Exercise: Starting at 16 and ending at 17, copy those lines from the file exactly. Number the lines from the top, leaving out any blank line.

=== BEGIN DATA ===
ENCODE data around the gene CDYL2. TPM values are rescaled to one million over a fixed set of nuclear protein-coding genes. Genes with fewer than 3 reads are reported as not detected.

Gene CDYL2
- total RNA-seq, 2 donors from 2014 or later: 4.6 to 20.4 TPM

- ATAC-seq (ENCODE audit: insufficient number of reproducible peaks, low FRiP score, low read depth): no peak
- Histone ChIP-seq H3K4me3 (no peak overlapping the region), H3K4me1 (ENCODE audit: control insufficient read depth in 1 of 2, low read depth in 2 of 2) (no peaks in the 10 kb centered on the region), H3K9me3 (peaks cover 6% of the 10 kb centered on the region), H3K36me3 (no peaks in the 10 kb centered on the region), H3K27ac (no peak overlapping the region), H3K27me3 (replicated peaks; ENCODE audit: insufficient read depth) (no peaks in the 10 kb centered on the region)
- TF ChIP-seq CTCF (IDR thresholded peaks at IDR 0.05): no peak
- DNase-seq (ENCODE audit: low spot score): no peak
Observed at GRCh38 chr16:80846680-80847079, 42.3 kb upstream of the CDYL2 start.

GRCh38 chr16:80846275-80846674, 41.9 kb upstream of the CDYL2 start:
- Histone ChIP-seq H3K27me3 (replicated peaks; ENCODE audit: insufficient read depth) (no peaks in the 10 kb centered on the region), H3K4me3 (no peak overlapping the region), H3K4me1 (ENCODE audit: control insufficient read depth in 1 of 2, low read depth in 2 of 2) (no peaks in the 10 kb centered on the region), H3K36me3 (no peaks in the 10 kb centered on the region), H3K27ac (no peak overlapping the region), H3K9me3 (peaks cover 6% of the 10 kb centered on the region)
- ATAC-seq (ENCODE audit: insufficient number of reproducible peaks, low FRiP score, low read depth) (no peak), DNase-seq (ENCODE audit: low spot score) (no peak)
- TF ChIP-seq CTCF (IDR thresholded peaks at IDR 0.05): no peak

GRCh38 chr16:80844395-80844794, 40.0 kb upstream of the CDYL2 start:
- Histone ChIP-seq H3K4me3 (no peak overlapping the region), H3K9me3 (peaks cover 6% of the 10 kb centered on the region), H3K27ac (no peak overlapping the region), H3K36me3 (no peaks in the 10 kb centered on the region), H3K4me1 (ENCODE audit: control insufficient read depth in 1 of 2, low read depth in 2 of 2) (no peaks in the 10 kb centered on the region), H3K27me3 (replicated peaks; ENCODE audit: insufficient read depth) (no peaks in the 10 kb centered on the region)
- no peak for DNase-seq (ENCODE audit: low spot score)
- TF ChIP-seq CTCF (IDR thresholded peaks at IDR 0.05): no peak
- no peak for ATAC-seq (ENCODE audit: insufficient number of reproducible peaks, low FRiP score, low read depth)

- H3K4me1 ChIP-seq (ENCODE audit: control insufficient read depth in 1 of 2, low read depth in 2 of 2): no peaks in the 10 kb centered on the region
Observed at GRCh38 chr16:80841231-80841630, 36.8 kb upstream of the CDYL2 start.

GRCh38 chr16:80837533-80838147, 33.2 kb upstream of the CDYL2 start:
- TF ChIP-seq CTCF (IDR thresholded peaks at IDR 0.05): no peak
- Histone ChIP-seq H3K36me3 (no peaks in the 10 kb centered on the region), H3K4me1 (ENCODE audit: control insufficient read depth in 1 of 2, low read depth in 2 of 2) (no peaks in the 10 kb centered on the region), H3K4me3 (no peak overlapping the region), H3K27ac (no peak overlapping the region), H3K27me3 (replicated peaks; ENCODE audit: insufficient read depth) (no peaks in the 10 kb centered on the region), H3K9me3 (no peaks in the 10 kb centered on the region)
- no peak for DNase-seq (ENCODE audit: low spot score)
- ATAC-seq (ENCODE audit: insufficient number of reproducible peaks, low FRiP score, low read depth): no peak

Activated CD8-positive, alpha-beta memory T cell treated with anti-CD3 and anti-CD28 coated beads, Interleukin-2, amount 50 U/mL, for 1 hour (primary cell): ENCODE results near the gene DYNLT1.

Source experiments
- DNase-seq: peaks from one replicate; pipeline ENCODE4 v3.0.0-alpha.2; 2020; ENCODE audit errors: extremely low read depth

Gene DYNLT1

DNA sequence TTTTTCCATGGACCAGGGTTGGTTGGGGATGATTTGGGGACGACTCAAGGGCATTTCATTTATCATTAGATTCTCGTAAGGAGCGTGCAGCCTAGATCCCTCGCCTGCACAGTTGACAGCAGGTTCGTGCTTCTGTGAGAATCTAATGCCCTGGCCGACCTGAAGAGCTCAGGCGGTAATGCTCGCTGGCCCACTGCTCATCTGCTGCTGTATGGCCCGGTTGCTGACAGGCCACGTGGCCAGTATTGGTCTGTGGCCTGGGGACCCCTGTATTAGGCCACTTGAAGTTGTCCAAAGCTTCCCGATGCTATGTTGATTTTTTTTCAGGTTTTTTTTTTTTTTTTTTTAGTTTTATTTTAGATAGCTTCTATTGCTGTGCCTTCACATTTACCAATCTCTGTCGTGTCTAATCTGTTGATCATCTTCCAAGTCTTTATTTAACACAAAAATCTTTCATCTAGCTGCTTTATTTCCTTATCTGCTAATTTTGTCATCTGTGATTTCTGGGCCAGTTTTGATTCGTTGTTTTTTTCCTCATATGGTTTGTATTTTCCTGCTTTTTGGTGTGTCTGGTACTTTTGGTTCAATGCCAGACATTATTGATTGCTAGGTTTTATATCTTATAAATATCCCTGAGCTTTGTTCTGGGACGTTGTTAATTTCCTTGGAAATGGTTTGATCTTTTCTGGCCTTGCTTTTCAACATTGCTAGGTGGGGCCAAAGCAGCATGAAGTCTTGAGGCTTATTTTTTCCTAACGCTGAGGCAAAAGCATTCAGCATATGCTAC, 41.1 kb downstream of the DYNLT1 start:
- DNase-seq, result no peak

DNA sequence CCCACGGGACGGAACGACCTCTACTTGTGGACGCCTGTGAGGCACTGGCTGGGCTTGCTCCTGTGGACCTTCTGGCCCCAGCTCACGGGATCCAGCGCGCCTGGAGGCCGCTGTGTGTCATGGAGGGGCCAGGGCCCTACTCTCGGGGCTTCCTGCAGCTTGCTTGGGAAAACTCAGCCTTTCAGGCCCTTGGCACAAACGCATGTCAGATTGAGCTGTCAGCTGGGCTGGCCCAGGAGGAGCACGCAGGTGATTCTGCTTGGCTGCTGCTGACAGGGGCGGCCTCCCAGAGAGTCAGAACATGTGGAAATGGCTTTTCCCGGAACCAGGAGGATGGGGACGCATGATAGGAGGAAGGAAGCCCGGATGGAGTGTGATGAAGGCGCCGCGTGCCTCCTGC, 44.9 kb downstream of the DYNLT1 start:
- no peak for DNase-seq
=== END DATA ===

- TF ChIP-seq CTCF (IDR thresholded peaks at IDR 0.05): no peak
- no peak for ATAC-seq (ENCODE audit: insufficient number of reproducible peaks, low FRiP score, low read depth)